Deunan Knute Appleseed

This week’s Danger Gal profile is of Deunan Knute from the anime movie Appleseed, based on the manga of the same name created by Masamune Shirow. I’ve had the first Appleseed movie in my Netflix queue for quite a while and finally found the time to watch it over the Thanksgiving holiday. I wish I hadn’t waited so long and will definitely be watching the sequel, called Appleseed: Ex Machina and directed by John Woo, as soon as I can.

I was originally interested in the movie because Deunan Knute seemed like a kick-ass heroine and she does indeed live up to that assumption. Factor in the science fiction and romance elements and I was hooked. This is primarily an action movie, but the science fiction aspects do ask the question of what makes us human and what makes us machine.

World War III has ended and Deunan Knute, a soldier in that war, is rescued by her lover Briareos and the bioroid Hitomi. They take her to Olympus, a Utopian city built from the ashes of a ruined world. Similar to the Replicants in Blade Runner, Hitomi and all bioroids are part biological/part robot. They are genetically engineered without negative emotions in order to keep the peace in Olympus. Deunan’s mother created the bioroids using DNA from Deunan’s father. When a terrorist attack destroys the bioroid ability to recharge, Deunan must find the Appleseed data to restore the bioroids. She must also destroy the D-tank, which is set to release a virus that will wipe out all humans.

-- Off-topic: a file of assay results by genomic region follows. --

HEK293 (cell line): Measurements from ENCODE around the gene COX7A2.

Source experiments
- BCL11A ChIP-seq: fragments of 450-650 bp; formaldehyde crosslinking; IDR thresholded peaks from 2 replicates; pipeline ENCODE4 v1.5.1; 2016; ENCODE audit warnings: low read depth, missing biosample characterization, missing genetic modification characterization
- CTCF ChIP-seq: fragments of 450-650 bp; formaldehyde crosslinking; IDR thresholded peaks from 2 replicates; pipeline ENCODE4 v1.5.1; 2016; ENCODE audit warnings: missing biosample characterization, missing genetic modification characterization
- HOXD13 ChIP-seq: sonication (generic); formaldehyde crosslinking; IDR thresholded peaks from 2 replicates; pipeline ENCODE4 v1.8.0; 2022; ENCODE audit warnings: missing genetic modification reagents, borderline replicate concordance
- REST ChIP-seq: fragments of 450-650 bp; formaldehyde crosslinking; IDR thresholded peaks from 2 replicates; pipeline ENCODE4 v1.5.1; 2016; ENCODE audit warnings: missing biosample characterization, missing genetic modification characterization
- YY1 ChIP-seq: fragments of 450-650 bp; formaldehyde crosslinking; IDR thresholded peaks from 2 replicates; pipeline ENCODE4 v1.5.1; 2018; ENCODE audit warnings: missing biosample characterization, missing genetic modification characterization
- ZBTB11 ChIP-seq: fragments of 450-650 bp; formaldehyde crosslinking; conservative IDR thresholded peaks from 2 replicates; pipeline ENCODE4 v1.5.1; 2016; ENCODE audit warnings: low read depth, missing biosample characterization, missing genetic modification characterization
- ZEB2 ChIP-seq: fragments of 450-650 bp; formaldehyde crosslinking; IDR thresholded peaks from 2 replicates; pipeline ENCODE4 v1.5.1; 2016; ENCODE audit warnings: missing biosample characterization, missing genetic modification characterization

Wikipedia describes Deunan as a member of the ESWAT teams and “. . . a specialist in weapons handling, explosive devices manipulations, hand-to-hand combat, and an excellent Landmate pilot. According to the Appleseed Databook, she is trained to be ambidextrous.”

Deunan’s partner is Briareos Hecatonchires, her former lover who she thought dead. Briareos’ badly damaged body was kept alive by turning him into a cyborg. Briareos’ “alien” nature plays into the damaged/monster hero archetype so prevalent in the Romance genre from scarred heroes in Historicals to vampire/shape-changing heroes in Paranormals. I’m just going to keep saying it over and over: Cyborgs are the new vampires.

Appleseed was a heart-thumping good time with pacing that never stopped, cool science gadgets, and a love story I enjoyed.



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